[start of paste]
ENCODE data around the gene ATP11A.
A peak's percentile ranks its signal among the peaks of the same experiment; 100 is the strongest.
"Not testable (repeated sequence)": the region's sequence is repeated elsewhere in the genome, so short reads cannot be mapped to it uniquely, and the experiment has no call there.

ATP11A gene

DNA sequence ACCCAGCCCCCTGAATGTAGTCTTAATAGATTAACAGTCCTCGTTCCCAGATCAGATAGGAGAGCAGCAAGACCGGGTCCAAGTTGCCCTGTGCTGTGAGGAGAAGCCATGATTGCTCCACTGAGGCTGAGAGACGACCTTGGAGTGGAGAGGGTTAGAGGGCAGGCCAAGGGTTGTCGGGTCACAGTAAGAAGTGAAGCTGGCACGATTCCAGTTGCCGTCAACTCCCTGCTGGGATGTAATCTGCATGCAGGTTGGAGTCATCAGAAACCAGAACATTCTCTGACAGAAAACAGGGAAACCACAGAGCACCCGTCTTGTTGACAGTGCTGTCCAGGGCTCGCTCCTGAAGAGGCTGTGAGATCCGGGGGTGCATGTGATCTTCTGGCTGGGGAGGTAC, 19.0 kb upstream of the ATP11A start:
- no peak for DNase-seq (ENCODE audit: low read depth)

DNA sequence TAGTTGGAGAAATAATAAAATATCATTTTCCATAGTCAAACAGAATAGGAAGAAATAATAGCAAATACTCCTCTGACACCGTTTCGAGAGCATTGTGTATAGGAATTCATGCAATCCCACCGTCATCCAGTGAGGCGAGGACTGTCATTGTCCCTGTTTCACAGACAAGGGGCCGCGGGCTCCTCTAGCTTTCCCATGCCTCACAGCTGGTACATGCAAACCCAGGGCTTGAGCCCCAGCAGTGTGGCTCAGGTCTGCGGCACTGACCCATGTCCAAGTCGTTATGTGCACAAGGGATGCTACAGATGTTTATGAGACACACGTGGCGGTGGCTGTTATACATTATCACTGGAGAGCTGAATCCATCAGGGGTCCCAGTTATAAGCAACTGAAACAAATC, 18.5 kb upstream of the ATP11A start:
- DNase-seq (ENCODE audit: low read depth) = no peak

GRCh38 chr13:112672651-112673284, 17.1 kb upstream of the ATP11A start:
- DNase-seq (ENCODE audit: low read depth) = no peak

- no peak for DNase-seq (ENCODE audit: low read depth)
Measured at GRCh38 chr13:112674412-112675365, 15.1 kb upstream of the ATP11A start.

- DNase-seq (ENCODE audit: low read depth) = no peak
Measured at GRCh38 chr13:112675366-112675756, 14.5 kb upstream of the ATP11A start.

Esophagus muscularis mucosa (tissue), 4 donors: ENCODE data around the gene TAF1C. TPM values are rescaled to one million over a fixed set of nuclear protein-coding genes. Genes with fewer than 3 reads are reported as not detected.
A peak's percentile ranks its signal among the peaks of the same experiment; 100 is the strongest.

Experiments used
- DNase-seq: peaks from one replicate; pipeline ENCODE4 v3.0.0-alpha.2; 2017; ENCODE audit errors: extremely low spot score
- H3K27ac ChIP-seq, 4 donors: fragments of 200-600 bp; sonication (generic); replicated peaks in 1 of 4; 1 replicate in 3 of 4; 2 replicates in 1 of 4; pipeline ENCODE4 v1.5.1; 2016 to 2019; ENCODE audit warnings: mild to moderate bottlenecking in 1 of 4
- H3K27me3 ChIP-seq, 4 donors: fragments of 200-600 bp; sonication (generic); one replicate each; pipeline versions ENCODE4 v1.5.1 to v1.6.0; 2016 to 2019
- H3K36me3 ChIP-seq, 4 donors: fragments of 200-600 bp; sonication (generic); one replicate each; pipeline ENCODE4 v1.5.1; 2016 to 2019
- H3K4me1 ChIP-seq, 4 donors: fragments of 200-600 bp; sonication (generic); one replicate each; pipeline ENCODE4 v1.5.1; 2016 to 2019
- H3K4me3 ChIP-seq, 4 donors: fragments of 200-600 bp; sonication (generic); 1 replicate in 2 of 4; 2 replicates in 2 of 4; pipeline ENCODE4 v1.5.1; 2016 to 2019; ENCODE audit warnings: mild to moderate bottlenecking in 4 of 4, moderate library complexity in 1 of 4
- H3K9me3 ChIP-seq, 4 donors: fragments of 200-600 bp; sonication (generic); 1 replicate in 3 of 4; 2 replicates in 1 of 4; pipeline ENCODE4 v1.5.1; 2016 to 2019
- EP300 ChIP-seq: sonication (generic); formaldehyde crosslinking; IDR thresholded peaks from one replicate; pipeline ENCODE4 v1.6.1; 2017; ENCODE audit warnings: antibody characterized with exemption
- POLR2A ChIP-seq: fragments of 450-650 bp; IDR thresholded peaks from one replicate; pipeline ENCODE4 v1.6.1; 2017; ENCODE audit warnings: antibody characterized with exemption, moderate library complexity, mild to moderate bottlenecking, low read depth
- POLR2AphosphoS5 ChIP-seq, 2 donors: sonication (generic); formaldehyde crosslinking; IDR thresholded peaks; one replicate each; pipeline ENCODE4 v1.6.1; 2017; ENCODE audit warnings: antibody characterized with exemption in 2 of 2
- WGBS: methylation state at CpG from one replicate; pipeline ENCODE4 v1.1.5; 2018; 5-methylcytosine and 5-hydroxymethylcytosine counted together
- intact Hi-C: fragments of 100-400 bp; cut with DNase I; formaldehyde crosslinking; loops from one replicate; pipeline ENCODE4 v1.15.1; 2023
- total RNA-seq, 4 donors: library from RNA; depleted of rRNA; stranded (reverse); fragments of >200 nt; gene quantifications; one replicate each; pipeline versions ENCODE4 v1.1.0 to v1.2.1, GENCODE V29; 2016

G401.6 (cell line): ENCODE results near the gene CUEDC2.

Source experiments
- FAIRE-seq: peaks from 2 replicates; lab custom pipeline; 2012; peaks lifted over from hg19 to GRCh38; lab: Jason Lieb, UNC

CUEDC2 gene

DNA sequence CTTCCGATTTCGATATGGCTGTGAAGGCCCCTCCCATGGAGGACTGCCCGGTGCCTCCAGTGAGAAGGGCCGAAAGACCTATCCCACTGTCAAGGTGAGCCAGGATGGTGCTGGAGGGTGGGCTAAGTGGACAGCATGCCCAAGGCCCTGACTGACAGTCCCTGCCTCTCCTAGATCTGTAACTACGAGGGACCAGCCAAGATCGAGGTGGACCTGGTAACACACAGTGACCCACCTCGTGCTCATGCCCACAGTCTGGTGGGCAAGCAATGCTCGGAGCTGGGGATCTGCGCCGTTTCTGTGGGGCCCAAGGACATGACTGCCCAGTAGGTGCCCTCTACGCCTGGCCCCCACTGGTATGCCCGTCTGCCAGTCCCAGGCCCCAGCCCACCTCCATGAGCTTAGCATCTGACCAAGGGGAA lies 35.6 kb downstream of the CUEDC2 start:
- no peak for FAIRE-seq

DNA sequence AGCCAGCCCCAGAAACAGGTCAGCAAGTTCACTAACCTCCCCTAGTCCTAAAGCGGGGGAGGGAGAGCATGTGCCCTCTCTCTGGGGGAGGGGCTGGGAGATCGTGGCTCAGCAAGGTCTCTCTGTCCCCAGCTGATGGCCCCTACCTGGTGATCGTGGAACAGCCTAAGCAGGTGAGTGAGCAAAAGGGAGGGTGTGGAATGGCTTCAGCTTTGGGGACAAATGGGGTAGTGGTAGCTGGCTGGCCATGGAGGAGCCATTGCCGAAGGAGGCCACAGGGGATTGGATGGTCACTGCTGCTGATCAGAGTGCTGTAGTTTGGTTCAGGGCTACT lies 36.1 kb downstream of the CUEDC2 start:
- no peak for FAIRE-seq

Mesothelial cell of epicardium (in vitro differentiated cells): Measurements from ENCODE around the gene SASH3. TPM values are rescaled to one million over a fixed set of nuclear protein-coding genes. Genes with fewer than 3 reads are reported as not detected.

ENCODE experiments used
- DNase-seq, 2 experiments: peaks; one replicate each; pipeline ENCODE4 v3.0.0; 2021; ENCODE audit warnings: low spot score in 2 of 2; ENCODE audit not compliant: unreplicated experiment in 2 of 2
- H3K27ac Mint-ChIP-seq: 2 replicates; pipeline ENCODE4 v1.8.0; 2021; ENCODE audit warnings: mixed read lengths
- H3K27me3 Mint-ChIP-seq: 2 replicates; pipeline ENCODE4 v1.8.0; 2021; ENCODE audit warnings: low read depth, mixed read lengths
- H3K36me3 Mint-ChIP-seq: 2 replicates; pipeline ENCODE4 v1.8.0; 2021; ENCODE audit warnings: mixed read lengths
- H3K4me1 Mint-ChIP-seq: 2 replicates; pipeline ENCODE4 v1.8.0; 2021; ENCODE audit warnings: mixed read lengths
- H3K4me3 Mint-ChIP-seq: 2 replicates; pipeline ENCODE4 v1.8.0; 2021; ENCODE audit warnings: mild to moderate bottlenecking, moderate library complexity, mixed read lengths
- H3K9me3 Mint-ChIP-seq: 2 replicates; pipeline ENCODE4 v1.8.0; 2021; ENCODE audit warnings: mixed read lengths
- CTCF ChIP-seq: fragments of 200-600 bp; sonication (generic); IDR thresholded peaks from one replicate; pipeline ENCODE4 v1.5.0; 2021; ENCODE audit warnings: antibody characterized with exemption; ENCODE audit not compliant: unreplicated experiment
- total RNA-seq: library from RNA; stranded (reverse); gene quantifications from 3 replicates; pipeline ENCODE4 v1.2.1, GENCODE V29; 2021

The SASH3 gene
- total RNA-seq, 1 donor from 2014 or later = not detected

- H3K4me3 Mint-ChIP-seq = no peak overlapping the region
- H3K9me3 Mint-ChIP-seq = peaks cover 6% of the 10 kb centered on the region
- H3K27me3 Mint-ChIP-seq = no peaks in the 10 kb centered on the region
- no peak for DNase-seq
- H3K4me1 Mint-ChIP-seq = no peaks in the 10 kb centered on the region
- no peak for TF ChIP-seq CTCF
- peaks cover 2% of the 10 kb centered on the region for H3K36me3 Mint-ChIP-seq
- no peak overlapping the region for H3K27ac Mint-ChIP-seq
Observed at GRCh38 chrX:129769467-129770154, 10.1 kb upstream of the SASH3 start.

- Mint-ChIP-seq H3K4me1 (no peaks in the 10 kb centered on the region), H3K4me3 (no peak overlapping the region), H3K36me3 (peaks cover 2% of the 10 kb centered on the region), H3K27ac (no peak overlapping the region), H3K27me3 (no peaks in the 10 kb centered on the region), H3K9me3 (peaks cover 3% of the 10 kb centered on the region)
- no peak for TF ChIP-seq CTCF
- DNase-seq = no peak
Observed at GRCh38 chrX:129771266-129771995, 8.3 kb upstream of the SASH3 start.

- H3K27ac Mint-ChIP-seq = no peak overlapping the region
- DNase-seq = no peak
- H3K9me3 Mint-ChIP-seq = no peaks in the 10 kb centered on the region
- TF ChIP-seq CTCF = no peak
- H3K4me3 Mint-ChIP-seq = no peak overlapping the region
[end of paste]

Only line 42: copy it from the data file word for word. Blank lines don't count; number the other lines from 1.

- H3K27ac Mint-ChIP-seq: 2 replicates; pipeline ENCODE4 v1.8.0; 2021; ENCODE audit warnings: mixed read lengths